Above the village of Rum, which sits in the valley called Rum, there is a spring in the cliffs of the mountain called Rum. Fortunately, the spring has a different name in Arabic – Ein Shalala. It’s better known in English as Lawrence’s Spring, after the British military commander T. E. Lawrence, who operated in this area in his alliance with the Bedouin tribes against the Ottomans. Nevertheless, the confusion of names does not end here; there is another spring also going by the name of Lawrence in English – Ein Abu Aina, a few kilometers to the south. The northern one near the village, though, is the one described by Lawrence with characteristically poetic verbosity in The Seven Pillars of Wisdom.
A healthy dose of time in the desert is key to understanding the lavish way in which Lawrence discusses this unassuming spring: it is not a gushing waterfall, but a modest seep. Still, as one of the few significant water sources, it has always been key to the lives of the people who have lived here. This is attested in the inscriptions in the sandstone near the spring and at the nearby ruins of a Nabataean temple. Located closer to Rum village, along the route to the spring, it is one of relatively few that are still existing, other well-known Nabataean ruins being largely tombs or trading posts. Writings left in the area also evidence some of the linguistic history of the region: inscriptions appear in an Arabian language known as Thamudic, now extinct (though several other tongues related to but distinct from Arabic still survive in the south of the Arabian peninsula). Nabataean script, a separate alphabet, ultimately evolved into the Arabic writing system, though the Nabataean language was more closely related to Aramaic.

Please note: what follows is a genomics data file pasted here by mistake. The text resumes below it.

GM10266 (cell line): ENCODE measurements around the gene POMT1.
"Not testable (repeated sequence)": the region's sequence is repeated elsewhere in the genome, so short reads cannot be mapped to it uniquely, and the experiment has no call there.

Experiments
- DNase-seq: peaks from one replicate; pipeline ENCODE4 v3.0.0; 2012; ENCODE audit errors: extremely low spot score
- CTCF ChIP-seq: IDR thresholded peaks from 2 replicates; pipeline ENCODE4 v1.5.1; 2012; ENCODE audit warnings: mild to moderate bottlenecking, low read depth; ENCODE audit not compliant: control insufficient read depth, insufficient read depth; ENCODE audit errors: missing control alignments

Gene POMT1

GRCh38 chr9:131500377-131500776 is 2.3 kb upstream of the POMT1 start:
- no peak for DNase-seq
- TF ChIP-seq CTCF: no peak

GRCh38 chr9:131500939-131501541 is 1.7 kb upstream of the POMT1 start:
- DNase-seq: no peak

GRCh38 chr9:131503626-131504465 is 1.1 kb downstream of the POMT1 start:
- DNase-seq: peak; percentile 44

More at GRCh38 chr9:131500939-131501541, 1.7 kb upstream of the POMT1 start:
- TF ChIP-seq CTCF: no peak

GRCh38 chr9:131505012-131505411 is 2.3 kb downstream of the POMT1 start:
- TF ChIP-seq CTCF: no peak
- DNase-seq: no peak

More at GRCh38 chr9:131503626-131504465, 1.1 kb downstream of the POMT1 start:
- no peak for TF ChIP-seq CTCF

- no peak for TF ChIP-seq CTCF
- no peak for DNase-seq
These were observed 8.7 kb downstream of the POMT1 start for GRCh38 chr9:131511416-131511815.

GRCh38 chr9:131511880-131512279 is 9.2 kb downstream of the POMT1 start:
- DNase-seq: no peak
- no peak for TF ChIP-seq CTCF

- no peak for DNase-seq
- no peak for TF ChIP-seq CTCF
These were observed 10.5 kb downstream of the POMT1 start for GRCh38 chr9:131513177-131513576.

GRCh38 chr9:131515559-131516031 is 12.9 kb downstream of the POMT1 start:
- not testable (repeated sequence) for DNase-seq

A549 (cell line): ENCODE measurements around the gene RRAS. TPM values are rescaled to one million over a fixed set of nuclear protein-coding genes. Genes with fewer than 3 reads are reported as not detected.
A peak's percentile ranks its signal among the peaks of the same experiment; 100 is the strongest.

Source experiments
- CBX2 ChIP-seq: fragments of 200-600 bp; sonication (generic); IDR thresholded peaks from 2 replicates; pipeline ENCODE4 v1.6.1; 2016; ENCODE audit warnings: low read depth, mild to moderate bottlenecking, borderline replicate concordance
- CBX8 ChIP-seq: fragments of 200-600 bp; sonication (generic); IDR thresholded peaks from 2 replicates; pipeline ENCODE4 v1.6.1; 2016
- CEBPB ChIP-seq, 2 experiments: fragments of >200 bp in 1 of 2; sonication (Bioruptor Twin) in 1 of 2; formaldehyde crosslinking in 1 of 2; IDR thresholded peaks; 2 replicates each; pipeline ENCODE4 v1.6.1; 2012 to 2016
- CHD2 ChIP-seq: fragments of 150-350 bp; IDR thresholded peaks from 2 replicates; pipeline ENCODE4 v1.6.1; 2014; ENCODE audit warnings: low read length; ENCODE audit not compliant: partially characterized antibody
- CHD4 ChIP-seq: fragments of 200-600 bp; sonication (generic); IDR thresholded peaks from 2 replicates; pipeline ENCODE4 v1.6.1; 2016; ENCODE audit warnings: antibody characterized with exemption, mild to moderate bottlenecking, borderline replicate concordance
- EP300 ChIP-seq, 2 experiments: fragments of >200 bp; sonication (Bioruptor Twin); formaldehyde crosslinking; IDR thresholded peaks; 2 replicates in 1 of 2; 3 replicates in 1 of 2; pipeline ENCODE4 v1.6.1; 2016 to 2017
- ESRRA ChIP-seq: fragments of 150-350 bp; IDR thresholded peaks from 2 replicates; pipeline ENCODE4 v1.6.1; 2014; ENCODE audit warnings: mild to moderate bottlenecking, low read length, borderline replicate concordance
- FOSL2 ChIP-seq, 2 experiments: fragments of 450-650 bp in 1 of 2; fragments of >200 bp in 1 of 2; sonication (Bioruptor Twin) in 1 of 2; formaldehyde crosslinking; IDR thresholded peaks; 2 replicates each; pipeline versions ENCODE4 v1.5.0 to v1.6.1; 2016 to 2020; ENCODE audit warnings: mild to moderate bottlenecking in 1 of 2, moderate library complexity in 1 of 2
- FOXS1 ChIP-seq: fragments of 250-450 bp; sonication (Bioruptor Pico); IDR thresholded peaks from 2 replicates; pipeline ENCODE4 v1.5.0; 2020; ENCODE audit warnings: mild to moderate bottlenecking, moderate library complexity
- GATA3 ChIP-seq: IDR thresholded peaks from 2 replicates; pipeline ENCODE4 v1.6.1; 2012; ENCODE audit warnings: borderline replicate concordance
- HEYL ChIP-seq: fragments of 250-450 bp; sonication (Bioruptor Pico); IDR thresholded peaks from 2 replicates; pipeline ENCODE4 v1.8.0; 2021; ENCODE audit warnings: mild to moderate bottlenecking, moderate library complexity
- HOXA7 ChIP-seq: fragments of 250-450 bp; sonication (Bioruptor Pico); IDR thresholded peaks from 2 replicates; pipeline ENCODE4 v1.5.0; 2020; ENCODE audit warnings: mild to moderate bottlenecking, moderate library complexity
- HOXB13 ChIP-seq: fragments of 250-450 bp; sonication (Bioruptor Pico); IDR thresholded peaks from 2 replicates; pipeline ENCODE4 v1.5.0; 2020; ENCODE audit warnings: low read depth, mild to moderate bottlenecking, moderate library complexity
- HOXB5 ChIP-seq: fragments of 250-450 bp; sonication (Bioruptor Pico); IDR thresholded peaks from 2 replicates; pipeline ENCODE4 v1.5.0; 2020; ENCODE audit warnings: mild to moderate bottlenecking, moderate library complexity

The awesome size and intricate ornamentation of Mt. Rum, from which the spring emerges, are thanks to its composition of sandstone – a jagged, purplish-red below and a smoother, dome-forming white above. This pile, in turn, sits on a foundation of granite – actually, the upper portions of a mountain buried in the ground, a relative of the granite coastal ranges just to the west. Further east from here, the purple-red sandstone also sinks lower relative to the sandy plains, and the white sandstone comes to prominence, forming a softer-looking desert.
In neither direction, though, are there springs. They appear here (and in several more places to the south) because of the meeting of sandstone with granite. Sandstone, composed of relatively large particles, is porous and absorbs rainwater, which then filters down through its mass; granite is more solid and impervious, and water runs off of it. When the groundwater in the giant body of Mt. Rum meets the granite below, it runs outward instead. It emerges from the cliffs in numerous places along this boundary of rock types, but in only a few places do these flows amount to more than small seeps.
Water from the spring is of decent quality, though for foreigners treating it before drinking is always the safest option.